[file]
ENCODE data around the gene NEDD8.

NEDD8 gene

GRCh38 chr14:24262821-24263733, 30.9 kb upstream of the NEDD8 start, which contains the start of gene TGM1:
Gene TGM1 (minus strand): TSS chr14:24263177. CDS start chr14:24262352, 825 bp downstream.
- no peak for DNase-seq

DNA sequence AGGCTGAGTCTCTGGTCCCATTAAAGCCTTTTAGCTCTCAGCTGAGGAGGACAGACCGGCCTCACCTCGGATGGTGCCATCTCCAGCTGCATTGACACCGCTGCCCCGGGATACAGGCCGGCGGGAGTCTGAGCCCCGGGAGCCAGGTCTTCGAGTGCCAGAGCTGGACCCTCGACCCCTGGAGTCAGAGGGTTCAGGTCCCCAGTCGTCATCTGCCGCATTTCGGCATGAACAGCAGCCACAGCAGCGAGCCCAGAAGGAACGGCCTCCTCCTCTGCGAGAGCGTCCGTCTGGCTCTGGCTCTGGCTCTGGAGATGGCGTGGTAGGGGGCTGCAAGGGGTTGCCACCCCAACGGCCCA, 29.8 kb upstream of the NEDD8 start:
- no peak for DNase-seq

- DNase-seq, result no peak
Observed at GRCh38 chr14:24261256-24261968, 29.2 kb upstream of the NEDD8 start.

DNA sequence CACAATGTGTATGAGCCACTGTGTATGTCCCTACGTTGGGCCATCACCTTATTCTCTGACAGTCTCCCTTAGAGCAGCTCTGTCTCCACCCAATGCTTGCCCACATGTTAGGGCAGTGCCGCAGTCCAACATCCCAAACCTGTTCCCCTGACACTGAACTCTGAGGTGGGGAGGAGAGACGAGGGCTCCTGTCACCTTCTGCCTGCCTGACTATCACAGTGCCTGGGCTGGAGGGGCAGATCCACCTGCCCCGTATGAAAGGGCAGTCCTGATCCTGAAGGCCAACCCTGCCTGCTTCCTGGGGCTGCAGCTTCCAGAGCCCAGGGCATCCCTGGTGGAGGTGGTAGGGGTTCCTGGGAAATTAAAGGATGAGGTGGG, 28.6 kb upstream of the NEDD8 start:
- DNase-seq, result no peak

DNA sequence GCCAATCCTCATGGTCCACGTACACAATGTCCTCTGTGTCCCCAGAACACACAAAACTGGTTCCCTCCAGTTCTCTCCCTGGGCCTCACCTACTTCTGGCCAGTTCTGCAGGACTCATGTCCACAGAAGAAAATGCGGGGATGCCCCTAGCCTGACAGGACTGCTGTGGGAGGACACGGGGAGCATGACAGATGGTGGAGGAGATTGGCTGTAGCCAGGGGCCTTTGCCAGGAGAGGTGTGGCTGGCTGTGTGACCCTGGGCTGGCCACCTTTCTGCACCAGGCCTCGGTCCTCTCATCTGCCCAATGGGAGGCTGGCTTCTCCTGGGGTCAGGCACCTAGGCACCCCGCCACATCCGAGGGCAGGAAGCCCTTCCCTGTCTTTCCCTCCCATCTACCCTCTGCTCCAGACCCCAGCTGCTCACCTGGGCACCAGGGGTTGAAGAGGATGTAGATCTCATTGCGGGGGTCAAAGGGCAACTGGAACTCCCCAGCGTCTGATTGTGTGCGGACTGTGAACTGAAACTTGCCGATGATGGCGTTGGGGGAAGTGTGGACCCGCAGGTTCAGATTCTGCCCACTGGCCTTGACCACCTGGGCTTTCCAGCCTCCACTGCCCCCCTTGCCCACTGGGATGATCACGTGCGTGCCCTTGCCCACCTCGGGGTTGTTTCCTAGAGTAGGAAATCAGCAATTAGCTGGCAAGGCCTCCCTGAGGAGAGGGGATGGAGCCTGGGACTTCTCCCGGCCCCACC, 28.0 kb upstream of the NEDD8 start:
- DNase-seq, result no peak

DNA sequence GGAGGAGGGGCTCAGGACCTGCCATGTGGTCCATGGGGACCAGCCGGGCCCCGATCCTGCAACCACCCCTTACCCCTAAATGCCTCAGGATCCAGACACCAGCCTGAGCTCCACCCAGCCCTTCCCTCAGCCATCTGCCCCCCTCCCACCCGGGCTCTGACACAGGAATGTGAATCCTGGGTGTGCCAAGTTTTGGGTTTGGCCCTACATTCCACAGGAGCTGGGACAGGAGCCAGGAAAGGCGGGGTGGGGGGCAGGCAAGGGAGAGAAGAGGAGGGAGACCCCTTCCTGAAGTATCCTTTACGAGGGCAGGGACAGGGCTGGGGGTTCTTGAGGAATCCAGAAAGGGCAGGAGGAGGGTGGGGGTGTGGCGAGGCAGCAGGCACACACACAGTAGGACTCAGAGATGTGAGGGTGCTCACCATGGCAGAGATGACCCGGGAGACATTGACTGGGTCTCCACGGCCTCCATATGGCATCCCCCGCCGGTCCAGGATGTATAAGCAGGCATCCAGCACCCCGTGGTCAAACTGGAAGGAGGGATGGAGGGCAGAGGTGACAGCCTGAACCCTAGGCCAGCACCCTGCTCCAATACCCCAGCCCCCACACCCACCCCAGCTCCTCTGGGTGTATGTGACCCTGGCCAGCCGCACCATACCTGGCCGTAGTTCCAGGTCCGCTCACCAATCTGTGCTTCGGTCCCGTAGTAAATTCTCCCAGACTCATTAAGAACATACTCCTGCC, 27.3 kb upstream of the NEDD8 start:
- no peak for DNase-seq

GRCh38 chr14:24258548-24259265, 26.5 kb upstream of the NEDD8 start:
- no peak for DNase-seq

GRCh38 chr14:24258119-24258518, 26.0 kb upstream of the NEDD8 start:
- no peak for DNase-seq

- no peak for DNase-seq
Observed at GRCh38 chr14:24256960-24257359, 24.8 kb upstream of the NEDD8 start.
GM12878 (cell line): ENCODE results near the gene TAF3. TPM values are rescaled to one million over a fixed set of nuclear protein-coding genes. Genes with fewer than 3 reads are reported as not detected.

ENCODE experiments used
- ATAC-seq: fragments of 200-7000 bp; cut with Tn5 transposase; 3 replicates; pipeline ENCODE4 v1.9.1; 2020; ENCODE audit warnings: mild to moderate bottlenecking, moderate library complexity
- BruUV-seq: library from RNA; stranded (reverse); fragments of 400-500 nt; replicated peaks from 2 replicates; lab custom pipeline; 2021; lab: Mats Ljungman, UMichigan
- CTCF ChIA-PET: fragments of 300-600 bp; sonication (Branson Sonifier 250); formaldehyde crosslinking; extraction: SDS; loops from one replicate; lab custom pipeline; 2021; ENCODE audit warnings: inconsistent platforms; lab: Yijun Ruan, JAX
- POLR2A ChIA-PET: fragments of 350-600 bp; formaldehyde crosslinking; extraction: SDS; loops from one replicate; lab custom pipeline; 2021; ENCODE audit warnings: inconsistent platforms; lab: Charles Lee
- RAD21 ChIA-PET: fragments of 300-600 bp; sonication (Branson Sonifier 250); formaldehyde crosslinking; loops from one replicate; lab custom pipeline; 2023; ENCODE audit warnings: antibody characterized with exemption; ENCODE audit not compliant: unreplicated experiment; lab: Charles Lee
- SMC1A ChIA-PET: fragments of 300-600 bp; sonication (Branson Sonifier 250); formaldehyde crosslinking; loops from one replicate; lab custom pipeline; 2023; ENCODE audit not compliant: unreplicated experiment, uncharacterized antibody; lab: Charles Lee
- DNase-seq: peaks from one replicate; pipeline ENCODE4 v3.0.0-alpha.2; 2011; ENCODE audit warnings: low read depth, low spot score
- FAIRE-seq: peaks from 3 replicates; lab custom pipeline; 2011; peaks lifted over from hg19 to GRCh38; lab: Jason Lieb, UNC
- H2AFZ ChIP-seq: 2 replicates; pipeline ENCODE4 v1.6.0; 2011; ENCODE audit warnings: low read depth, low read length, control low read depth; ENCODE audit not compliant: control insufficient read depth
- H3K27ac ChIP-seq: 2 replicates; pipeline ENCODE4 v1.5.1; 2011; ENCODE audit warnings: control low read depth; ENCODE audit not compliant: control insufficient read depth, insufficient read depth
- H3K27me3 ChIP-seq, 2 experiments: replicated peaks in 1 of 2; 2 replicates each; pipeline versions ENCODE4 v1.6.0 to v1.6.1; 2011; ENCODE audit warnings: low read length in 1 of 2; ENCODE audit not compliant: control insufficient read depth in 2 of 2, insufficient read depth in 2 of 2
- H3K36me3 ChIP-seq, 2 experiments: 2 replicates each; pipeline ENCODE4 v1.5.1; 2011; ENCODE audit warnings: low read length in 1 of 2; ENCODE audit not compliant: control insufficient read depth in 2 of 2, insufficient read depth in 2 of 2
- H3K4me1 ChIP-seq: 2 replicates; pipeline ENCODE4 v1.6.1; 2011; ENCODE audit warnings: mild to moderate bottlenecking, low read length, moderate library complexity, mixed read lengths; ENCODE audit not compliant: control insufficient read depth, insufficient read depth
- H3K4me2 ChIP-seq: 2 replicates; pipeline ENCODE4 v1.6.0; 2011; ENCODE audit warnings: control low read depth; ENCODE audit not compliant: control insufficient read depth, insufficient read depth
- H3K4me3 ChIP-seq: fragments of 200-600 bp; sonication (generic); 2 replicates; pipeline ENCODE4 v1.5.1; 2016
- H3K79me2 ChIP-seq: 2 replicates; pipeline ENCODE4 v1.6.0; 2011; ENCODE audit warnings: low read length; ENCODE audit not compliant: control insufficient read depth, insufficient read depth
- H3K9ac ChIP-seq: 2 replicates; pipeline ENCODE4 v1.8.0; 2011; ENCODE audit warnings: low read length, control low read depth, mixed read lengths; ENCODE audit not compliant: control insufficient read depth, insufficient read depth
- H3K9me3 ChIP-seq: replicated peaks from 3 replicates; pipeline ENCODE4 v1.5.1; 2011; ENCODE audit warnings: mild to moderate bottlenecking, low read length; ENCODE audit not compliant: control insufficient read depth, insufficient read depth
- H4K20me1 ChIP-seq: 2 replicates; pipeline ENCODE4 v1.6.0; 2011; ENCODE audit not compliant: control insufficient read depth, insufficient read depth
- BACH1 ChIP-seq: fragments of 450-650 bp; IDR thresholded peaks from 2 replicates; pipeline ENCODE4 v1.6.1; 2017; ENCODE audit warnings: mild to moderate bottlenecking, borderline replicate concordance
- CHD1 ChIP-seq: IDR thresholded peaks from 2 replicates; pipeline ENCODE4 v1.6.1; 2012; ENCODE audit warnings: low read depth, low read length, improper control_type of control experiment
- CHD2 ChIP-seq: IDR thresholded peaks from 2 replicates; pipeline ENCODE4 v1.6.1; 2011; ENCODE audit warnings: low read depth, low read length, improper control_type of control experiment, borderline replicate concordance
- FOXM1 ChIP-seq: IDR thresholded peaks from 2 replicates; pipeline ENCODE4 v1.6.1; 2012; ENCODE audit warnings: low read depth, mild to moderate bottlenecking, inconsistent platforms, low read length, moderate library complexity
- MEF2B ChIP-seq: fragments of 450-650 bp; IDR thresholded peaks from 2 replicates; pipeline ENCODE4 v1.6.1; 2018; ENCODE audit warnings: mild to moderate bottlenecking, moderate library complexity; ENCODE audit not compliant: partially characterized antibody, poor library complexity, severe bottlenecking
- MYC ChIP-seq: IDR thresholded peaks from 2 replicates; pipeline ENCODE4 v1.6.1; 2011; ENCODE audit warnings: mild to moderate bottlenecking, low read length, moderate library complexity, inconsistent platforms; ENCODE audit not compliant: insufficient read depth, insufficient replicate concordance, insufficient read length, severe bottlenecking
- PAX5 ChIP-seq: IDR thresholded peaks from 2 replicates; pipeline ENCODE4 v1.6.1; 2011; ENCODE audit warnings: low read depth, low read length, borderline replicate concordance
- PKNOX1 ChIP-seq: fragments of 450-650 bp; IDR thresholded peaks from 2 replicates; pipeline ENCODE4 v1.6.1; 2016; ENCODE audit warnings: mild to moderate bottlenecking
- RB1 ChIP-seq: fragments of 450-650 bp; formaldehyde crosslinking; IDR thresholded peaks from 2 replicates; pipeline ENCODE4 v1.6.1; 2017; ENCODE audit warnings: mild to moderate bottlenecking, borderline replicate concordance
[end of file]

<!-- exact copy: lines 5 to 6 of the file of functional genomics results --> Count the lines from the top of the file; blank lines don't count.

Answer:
- no peak for DNase-seq

DNA sequence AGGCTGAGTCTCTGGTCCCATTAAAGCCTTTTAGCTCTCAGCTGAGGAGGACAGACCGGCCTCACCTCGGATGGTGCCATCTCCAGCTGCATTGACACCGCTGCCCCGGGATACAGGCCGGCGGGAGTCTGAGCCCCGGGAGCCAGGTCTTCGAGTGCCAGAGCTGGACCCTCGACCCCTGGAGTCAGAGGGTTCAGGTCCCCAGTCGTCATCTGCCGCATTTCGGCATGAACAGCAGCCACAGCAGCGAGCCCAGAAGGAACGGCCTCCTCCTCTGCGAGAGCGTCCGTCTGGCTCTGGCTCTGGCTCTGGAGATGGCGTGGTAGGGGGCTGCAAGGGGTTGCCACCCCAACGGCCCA, 29.8 kb upstream of the NEDD8 start: